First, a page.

Dani Urman plays through
Golfer, 16, lost part of her leg to cancer -- but not her resolve to return to the course
But instead of carrying her clubs, she was lugging the equipment necessary for her ongoing chemotherapy.
Dani was undergoing chemo for osteosarcoma, a bone cancer that is most common in teens. The cancer had attacked her left thigh bone and knee.
"I had to focus on golf, even if I couldn't play," says Dani, now 16 and a junior. "One time, coming home from chemo, I made my mom stop at a golf course just so I could get out and look at it."
Although Dani experienced knee pain off and on for three years -- doctors told her they were just growing pains -- she wasn't diagnosed until January 2010, when her limp was so bad that a doctor finally ordered an MRI. Her treatment started with four intense rounds of chemo blasted directly onto the tumor on her femur.
"I threw up four or five times every time I stood up," she remembers.
Then she underwent surgery in April 2010 to have the tumor, her whole knee and part of her femur removed; a titanium rod and other man-made components took the place of bone. Another round of chemo followed the surgery. Afterward, she needed crutches and physical therapy to learn to use her reconstructed left leg.
Dani had played soccer and basketball and done gymnastics and dance before trying golf, a sport favored by her father, Frank, and her twin brother, Max.
"I love that [golf's] so individual: Whether you play well or poorly, it's all on your shoulders," she says with a certainty and strength that belies her 5-foot-6, 105-pound body.
Golf actually relaxes her.
"Hitting balls puts me in a good mood," she says.
In order to get back to her sweet spot as soon as possible, she started her physical therapy during chemo.
“"It was more like stretching and walking from my parents' room to the TV room than physical therapy," she says with a laugh.
Coming home from chemo, I made my mom stop at a golf course just so I could look at it.” -- Dani Urman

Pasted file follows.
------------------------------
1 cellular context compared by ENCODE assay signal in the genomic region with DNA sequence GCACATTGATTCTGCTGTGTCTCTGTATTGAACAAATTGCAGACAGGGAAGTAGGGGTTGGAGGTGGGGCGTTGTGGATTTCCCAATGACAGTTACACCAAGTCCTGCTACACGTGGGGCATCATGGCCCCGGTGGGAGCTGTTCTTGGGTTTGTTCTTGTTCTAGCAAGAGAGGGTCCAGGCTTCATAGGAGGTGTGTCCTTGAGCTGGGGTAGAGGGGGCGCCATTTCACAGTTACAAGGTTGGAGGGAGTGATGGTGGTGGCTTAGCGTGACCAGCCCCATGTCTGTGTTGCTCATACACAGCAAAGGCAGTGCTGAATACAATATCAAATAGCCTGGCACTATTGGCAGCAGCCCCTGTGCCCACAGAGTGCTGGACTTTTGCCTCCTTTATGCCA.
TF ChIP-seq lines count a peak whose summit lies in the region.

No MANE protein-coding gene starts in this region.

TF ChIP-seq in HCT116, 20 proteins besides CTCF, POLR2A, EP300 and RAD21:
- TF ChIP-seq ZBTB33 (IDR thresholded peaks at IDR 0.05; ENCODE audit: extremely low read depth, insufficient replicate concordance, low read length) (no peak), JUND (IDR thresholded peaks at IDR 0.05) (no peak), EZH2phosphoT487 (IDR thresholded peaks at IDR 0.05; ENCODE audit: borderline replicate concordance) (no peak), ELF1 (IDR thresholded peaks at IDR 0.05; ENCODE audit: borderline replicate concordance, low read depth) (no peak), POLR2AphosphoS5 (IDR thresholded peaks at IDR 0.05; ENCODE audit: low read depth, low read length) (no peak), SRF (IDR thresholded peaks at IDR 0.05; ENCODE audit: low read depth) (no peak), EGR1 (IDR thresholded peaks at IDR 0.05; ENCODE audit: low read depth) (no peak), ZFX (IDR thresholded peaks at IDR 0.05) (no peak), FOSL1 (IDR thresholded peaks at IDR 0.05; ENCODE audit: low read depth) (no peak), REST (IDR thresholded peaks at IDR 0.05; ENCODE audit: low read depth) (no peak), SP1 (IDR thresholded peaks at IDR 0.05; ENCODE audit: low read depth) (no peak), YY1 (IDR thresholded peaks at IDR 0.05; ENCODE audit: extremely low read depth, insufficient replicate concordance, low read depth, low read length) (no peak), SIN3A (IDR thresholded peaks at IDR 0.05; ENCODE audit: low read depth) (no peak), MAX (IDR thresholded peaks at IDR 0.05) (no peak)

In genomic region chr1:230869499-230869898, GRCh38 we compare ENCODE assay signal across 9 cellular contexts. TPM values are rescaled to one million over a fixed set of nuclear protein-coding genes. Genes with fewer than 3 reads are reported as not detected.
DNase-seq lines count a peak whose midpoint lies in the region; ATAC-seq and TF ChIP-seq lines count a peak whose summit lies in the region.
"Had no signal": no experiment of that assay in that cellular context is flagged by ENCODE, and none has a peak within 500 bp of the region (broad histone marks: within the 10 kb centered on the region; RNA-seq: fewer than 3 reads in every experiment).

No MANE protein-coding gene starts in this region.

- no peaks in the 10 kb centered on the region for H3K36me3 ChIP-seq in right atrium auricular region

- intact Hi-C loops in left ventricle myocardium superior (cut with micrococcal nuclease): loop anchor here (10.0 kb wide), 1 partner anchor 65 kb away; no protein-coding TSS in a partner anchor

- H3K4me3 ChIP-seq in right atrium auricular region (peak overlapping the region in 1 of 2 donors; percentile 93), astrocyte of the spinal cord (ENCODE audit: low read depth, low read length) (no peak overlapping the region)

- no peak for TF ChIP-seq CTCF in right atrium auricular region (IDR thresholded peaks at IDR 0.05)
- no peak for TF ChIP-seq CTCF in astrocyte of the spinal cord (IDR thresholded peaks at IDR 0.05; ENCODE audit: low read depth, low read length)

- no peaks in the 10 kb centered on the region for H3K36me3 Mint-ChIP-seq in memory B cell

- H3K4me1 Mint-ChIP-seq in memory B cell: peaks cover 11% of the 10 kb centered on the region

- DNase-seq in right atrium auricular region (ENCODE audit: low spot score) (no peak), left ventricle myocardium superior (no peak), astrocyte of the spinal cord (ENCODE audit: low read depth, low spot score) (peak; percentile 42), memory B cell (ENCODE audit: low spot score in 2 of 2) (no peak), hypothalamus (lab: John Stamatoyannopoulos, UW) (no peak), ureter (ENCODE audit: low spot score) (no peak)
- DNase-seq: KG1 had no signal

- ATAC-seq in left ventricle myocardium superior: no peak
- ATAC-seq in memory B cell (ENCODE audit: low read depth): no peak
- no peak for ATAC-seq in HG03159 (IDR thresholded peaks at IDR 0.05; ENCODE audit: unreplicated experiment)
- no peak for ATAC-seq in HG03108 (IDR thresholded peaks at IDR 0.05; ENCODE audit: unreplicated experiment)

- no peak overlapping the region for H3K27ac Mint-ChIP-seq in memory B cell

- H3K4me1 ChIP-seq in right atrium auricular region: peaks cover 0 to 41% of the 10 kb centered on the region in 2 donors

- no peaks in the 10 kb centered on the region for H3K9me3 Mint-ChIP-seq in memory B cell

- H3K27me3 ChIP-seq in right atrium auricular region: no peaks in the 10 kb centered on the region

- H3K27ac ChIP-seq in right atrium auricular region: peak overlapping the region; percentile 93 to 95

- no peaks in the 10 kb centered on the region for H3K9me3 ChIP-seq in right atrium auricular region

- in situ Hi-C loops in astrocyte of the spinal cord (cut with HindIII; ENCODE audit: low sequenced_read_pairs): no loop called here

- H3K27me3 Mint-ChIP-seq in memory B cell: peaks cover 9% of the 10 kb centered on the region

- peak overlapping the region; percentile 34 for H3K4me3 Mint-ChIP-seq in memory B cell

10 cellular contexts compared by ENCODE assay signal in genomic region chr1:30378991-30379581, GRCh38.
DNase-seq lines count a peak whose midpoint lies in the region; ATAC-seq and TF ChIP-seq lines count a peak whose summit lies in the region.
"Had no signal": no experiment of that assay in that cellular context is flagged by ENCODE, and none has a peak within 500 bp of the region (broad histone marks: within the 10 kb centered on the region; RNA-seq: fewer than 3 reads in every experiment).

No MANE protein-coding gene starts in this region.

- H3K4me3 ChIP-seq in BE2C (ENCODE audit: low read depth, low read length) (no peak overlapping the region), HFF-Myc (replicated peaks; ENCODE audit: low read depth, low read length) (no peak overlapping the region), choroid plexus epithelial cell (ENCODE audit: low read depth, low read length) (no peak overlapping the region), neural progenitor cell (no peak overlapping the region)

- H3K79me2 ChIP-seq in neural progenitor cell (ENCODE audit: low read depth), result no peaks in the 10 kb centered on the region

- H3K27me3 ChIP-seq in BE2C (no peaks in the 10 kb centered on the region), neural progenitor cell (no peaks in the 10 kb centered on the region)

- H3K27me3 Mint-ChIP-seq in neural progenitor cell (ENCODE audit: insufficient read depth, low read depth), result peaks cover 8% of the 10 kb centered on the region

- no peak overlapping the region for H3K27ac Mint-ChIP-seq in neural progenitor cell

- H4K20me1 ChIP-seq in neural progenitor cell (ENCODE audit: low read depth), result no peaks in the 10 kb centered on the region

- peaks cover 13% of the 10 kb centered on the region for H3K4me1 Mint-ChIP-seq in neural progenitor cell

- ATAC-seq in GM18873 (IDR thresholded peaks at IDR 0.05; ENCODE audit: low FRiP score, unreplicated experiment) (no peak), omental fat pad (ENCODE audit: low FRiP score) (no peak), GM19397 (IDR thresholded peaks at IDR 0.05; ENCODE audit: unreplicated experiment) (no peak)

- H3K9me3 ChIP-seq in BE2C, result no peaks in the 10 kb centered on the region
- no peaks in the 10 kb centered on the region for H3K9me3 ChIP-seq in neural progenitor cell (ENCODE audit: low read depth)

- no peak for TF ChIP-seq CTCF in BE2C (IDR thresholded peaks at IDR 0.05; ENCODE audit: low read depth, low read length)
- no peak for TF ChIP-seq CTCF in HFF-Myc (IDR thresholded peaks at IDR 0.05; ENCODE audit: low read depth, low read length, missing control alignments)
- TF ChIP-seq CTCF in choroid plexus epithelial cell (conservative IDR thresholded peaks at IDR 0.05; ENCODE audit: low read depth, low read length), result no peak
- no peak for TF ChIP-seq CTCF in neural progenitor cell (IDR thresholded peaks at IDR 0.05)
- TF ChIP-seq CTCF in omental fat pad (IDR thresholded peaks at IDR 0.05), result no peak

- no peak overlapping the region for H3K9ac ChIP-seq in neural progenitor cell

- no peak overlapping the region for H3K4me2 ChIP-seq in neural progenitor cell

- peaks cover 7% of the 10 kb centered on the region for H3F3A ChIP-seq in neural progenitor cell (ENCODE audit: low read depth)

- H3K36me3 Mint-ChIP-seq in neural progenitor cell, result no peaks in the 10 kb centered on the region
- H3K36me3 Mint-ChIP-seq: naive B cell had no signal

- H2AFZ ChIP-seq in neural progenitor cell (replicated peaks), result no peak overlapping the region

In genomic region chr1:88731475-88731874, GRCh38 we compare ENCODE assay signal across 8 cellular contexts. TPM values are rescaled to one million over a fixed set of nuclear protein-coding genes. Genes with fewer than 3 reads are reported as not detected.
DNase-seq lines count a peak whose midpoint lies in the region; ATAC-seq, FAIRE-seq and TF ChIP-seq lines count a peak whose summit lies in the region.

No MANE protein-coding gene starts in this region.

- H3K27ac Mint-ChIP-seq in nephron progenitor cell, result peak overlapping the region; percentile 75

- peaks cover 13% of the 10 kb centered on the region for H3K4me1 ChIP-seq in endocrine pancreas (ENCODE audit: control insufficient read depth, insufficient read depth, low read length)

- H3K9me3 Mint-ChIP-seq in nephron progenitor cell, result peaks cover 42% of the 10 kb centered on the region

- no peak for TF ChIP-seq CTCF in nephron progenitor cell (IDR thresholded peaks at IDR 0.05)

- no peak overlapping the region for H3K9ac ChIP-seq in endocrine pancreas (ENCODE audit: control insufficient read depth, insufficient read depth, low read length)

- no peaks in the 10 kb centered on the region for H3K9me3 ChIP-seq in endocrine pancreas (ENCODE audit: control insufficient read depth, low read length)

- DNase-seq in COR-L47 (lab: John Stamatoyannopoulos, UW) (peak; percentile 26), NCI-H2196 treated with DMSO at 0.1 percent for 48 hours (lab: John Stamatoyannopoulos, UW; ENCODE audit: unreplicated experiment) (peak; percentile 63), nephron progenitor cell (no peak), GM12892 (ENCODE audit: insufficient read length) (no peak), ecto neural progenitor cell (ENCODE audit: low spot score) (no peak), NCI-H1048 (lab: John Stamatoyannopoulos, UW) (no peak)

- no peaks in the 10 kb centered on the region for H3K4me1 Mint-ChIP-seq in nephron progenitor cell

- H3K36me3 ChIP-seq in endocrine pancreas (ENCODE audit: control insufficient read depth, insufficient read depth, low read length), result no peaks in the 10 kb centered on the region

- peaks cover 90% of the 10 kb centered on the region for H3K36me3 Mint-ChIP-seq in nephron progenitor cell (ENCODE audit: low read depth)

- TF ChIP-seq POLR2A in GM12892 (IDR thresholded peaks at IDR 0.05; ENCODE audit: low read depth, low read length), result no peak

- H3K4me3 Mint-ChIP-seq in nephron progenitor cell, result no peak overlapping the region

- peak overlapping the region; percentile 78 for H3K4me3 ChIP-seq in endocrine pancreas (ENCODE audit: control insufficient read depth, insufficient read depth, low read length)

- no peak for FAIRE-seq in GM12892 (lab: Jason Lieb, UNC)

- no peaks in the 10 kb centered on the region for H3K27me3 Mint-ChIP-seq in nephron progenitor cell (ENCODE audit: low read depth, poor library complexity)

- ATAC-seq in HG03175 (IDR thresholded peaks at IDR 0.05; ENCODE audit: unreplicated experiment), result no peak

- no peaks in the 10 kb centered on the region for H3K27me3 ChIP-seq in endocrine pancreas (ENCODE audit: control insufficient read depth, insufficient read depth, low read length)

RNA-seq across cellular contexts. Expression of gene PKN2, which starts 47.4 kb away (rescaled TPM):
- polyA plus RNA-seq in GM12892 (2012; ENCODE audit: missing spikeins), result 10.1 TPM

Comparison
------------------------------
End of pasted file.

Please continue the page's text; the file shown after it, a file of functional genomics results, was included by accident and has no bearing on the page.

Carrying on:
Not wanting to repeat a year of school, she kept at her homework throughout her treatment, even though it seemed like her mind was functioning at a glacial pace.
"I had chemo brain," she says. "Tasks that used to take 10 minutes took me an hour."
Getting back on the golf course wasn't much easier. During her first time on a putting green, two months postsurgery, she fell over as soon as she put her crutches down.
"I hadn't put my full weight on my leg for so long, it was hard to trust it," she says.
A month after that outing, she played 18 holes with her dad and brother, undertaking a laborious procedure to get through a full round: have them drive the cart to the hole -- she got official permission to use a cart in competition -- use her crutches to walk to the tee box or ball, drop the crutches, hit the ball, pick up the crutches, get back in the cart.
School, chemo and a lack of energy kept her from practicing more, so with just that one putting session and round, Dani went into tryouts for her sophomore year.
"I didn't know what to expect from her," says Cherry Creek coach Bob Kubiak, "but she proved she was pretty close to the old Dani."
Because of the limited mobility and strength in her left leg, her swing had to be revised. But, Kubiak says, "She still hits it pretty far."
That distance, combined with an accurate short game, landed her in the No. 3 spot on Cherry Creek's competitive team.
During that spring 2011 season, her stamina was an issue.
"I'd get through 11 holes strongly, and then struggle with energy," Dani says. "One time Coach told me I looked like I was going to collapse," she remembers.
Did she pull out?
"Of course not. I finish what I start," she says with a smile.
As the season progressed, she got stronger; at the state championships she helped Cherry Creek take the title by shooting a 79, her best round of the year.
"Dani is one of the bravest kids I've ever worked with," says Kubiak, who expects her to be a key player for Cherry Creek next season.
Dani finally shed her crutches about 14 months after her surgery, but is still healing. She spends an hour a day riding a bike, climbing stairs or doing other physical therapy and is still slowed by a slight limp, which means she can't get to some classes on time.
"My teachers are cool with it," she says.
Her leg doesn't fully straighten yet, and she must do five minutes of stretching to get her limb ready to get out of bed -- a vast improvement over the 30 minutes it used to take.
Still, Dani -- who has worn a flower accessory in her hair since it grew back after chemo -- does not wallow in self-pity. She is focused on bigger things. Her immediate goal is to be able to walk, not ride, through tryouts next spring, and she has her sights set on competing in a sprint-distance triathlon next summer. She also intends to get more involved with Dani's Foundation, an organization founded by a Colorado family in memory of a daughter, also named Dani, who lost her battle with pediatric sarcoma.
"I'd love to put together a golf tournament for them," Dani says.
She also has her eye on college. She's not sure yet if she'll try to play golf beyond high school because she's planning on hitting the books hard.
"I've always wanted to be a doctor," she says, "and now I'm pretty sure I want to be a pediatric oncologist."
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